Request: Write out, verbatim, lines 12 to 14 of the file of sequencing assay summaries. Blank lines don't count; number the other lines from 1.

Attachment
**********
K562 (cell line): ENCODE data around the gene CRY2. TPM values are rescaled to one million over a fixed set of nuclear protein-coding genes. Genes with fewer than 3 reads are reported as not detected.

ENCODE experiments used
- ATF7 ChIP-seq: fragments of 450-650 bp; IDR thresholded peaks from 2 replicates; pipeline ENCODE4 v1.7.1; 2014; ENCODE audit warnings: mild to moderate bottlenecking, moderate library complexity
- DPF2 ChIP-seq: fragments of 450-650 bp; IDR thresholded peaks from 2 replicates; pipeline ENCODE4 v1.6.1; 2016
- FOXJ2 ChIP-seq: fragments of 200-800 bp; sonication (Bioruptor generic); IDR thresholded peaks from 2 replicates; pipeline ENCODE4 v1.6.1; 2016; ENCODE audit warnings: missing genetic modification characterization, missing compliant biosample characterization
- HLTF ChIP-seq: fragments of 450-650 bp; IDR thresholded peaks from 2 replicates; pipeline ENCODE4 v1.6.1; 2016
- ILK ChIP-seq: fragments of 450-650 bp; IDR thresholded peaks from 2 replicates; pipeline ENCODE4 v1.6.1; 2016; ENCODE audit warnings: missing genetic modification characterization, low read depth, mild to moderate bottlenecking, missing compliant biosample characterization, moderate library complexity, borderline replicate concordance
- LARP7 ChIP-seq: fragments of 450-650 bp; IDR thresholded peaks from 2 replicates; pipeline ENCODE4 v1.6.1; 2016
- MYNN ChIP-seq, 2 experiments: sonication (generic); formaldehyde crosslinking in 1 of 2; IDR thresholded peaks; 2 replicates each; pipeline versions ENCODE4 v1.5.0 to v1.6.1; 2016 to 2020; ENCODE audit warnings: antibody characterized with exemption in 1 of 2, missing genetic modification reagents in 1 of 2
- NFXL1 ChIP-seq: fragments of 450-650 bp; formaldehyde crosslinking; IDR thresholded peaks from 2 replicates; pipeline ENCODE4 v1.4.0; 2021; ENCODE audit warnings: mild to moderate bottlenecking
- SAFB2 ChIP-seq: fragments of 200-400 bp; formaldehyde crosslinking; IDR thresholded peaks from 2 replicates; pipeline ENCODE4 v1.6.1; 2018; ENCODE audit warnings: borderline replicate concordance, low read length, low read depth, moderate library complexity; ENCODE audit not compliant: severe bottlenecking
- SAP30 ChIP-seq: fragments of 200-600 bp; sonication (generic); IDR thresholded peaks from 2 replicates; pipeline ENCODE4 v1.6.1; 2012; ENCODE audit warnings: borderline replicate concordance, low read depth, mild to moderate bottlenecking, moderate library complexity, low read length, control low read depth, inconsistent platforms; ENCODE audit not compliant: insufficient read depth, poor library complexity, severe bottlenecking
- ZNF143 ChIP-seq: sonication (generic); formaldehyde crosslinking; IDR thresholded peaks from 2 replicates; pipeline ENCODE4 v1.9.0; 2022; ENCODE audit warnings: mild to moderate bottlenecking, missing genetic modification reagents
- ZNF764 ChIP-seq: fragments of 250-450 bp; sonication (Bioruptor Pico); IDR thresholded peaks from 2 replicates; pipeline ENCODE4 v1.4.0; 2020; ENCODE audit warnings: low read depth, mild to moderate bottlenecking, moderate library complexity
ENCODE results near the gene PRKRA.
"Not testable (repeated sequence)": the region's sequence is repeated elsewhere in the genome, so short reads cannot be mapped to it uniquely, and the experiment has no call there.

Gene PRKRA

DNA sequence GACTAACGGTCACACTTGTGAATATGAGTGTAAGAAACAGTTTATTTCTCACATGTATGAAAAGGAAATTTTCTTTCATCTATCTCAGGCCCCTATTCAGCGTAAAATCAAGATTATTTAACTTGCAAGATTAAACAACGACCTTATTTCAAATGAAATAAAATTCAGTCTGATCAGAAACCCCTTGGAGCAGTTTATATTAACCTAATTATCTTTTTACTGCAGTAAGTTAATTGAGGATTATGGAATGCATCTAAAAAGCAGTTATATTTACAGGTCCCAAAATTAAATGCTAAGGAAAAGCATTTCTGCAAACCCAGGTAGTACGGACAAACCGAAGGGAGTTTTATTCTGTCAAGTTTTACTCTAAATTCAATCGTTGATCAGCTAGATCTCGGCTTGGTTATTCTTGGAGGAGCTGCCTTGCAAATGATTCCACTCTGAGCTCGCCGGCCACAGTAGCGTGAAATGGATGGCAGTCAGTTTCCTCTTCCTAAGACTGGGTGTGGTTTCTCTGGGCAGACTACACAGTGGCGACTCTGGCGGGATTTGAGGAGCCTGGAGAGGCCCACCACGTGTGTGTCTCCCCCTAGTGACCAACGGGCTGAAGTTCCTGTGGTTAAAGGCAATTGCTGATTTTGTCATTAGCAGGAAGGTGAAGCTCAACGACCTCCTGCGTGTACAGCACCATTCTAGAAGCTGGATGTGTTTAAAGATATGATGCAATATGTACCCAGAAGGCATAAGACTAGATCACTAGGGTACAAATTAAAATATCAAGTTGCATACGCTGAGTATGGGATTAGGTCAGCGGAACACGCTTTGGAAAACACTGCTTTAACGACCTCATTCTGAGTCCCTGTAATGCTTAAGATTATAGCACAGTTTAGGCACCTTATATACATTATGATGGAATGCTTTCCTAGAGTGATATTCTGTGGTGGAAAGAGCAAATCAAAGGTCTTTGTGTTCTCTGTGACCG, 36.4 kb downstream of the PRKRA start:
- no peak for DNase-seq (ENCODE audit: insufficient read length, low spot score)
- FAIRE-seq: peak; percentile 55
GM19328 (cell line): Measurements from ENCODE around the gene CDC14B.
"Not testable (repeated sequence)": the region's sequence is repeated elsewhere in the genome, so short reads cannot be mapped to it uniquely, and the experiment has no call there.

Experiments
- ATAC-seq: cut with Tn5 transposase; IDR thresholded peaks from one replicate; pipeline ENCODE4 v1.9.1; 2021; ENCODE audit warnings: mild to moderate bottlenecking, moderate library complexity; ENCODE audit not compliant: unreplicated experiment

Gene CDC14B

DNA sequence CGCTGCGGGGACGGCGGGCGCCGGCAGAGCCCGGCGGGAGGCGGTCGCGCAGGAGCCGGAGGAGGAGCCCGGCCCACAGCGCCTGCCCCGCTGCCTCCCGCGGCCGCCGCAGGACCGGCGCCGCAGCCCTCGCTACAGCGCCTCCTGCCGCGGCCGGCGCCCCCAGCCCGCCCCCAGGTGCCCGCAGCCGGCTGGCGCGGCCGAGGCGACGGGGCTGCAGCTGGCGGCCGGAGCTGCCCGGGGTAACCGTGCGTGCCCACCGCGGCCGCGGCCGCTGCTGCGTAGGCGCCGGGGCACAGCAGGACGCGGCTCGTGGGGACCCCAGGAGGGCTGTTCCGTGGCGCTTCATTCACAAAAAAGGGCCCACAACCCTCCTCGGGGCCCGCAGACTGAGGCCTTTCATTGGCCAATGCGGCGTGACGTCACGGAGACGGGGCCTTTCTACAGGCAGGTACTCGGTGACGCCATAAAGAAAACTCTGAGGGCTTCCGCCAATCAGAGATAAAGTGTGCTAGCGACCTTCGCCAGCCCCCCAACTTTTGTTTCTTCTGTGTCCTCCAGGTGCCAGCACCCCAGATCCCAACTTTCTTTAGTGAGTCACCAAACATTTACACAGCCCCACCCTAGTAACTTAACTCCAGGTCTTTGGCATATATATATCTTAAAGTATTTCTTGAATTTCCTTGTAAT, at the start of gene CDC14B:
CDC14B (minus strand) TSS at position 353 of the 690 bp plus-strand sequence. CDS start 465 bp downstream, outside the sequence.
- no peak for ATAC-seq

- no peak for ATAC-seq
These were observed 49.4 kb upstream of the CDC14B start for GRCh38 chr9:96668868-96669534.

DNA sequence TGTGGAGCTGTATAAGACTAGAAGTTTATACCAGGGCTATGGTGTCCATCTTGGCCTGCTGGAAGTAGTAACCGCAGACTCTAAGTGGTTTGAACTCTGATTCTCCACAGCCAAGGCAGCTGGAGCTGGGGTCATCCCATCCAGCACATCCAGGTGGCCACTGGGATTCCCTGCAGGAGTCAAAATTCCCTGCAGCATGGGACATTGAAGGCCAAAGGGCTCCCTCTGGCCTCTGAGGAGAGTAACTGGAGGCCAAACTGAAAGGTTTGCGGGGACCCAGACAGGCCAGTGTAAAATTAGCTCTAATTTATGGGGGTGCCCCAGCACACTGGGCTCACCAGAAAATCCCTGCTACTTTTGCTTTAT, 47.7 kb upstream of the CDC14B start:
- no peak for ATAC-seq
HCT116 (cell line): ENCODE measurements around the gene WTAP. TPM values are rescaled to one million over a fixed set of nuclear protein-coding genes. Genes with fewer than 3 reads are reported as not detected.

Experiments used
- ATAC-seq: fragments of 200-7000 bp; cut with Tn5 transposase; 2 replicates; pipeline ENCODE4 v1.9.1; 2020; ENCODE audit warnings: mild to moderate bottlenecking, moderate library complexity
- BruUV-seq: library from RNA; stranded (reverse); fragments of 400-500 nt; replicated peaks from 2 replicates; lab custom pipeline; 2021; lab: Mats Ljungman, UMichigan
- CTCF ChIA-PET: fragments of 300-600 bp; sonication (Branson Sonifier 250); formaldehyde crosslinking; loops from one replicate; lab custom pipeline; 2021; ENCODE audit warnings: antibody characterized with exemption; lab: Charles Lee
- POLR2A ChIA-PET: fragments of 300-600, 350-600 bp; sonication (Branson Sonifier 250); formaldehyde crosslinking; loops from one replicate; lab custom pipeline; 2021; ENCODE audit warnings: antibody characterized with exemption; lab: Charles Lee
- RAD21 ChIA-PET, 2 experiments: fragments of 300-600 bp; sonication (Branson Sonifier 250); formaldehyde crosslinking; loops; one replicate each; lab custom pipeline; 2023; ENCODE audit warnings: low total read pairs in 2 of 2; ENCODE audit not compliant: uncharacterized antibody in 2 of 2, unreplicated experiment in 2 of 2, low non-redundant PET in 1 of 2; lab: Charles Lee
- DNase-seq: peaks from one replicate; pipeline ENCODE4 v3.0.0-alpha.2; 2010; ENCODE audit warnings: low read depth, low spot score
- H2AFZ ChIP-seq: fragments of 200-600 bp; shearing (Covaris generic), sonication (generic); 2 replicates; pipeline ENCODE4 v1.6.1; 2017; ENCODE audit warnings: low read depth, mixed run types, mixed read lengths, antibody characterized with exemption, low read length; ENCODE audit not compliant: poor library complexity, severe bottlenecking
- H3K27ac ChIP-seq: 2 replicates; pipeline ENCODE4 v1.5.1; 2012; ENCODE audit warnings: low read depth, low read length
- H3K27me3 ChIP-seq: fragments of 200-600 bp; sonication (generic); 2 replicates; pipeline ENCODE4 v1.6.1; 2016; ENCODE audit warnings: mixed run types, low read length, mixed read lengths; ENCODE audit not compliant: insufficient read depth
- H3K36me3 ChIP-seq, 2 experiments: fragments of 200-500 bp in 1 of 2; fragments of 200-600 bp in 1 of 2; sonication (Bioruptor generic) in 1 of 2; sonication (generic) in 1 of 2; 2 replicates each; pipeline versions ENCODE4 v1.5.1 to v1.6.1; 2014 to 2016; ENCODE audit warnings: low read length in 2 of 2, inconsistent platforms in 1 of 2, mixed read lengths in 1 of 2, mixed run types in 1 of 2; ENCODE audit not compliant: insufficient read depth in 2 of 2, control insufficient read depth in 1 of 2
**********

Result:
- SAP30 ChIP-seq: fragments of 200-600 bp; sonication (generic); IDR thresholded peaks from 2 replicates; pipeline ENCODE4 v1.6.1; 2012; ENCODE audit warnings: borderline replicate concordance, low read depth, mild to moderate bottlenecking, moderate library complexity, low read length, control low read depth, inconsistent platforms; ENCODE audit not compliant: insufficient read depth, poor library complexity, severe bottlenecking
- ZNF143 ChIP-seq: sonication (generic); formaldehyde crosslinking; IDR thresholded peaks from 2 replicates; pipeline ENCODE4 v1.9.0; 2022; ENCODE audit warnings: mild to moderate bottlenecking, missing genetic modification reagents
- ZNF764 ChIP-seq: fragments of 250-450 bp; sonication (Bioruptor Pico); IDR thresholded peaks from 2 replicates; pipeline ENCODE4 v1.4.0; 2020; ENCODE audit warnings: low read depth, mild to moderate bottlenecking, moderate library complexity